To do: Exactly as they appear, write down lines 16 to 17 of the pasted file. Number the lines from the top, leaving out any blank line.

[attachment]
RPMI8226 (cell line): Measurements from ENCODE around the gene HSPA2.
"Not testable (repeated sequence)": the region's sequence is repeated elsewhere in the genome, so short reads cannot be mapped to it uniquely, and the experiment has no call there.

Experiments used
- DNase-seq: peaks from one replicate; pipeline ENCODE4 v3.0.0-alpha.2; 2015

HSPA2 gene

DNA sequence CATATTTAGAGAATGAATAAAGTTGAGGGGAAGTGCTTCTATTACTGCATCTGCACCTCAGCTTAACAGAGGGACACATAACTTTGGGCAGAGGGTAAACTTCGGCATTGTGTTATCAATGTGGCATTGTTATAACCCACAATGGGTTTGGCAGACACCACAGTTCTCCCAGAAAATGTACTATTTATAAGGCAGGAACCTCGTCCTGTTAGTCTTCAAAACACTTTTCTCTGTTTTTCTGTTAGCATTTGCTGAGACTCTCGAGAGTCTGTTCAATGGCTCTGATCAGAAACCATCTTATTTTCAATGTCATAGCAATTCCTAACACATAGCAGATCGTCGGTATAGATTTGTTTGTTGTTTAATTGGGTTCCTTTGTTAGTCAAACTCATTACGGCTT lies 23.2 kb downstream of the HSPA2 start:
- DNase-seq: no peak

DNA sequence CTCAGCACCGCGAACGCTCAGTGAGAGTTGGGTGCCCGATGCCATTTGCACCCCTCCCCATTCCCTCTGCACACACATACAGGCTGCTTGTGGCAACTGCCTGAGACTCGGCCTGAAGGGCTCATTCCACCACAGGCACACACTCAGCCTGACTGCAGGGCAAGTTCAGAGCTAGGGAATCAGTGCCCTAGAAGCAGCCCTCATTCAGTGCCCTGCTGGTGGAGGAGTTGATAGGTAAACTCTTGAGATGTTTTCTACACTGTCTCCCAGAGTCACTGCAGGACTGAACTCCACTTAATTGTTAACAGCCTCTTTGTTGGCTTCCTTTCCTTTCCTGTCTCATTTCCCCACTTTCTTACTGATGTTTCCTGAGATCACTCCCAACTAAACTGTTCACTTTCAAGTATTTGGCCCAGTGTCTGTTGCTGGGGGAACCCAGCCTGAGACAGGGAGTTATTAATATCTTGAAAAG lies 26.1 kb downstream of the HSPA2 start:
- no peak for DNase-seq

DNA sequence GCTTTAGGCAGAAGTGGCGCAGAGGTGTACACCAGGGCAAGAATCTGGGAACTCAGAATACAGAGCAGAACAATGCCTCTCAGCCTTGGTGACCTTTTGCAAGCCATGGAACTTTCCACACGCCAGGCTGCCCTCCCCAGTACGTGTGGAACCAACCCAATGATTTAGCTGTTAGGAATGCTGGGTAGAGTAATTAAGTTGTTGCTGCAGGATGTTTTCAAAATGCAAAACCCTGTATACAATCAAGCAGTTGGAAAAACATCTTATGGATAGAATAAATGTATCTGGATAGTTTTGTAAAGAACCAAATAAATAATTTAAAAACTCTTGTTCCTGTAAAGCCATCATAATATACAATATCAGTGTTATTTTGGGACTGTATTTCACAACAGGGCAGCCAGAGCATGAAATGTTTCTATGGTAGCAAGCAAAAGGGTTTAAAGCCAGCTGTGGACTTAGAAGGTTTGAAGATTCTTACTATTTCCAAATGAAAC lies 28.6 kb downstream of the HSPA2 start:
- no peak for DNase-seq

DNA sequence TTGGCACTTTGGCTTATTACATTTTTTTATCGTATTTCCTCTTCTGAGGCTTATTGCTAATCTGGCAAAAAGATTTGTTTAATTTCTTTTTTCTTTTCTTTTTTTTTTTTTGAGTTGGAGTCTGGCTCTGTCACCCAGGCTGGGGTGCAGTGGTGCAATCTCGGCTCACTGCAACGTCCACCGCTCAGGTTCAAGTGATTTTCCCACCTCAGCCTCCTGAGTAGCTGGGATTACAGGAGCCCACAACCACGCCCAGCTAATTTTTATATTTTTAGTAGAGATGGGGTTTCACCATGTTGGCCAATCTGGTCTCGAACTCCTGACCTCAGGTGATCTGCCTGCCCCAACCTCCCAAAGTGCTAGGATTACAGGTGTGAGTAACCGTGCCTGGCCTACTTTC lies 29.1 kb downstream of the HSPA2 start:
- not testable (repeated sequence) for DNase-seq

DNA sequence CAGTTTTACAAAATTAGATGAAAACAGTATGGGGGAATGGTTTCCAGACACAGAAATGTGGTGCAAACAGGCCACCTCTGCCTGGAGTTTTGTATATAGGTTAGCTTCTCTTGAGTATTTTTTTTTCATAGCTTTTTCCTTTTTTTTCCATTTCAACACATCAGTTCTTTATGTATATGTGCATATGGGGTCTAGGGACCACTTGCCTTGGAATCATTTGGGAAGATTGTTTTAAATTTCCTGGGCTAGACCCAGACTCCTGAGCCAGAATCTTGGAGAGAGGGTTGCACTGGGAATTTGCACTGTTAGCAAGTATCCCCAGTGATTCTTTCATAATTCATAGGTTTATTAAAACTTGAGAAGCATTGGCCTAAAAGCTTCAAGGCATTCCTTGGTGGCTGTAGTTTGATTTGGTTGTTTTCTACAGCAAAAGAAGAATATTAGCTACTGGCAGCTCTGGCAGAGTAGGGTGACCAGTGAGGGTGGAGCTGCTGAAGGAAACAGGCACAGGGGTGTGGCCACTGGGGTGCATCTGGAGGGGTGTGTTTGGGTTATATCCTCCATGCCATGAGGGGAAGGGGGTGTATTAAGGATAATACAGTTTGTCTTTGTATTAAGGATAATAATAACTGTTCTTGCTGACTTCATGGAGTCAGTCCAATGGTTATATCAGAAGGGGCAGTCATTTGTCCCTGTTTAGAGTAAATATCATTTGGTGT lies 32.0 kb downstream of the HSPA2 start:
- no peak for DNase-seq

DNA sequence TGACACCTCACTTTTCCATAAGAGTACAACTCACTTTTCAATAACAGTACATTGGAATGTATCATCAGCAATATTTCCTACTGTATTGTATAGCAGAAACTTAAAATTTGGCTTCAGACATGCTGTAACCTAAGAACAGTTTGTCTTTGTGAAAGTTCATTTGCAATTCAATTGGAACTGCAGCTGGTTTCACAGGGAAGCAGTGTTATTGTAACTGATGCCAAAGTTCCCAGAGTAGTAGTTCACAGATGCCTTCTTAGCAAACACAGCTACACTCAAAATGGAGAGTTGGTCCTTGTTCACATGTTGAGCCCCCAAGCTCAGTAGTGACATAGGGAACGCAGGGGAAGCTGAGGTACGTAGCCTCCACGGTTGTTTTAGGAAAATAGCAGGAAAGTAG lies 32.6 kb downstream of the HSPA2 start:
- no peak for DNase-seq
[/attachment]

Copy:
DNA sequence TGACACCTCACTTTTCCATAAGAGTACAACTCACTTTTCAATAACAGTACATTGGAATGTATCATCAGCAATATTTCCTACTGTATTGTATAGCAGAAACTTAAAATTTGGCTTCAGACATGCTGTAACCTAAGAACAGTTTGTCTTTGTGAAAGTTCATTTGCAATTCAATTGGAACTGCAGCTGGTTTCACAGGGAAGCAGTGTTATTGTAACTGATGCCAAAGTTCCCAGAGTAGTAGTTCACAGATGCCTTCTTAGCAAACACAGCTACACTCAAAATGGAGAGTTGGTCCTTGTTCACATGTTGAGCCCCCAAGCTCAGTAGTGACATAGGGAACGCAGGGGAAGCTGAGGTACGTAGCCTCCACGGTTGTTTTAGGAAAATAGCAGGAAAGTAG lies 32.6 kb downstream of the HSPA2 start:
- no peak for DNase-seq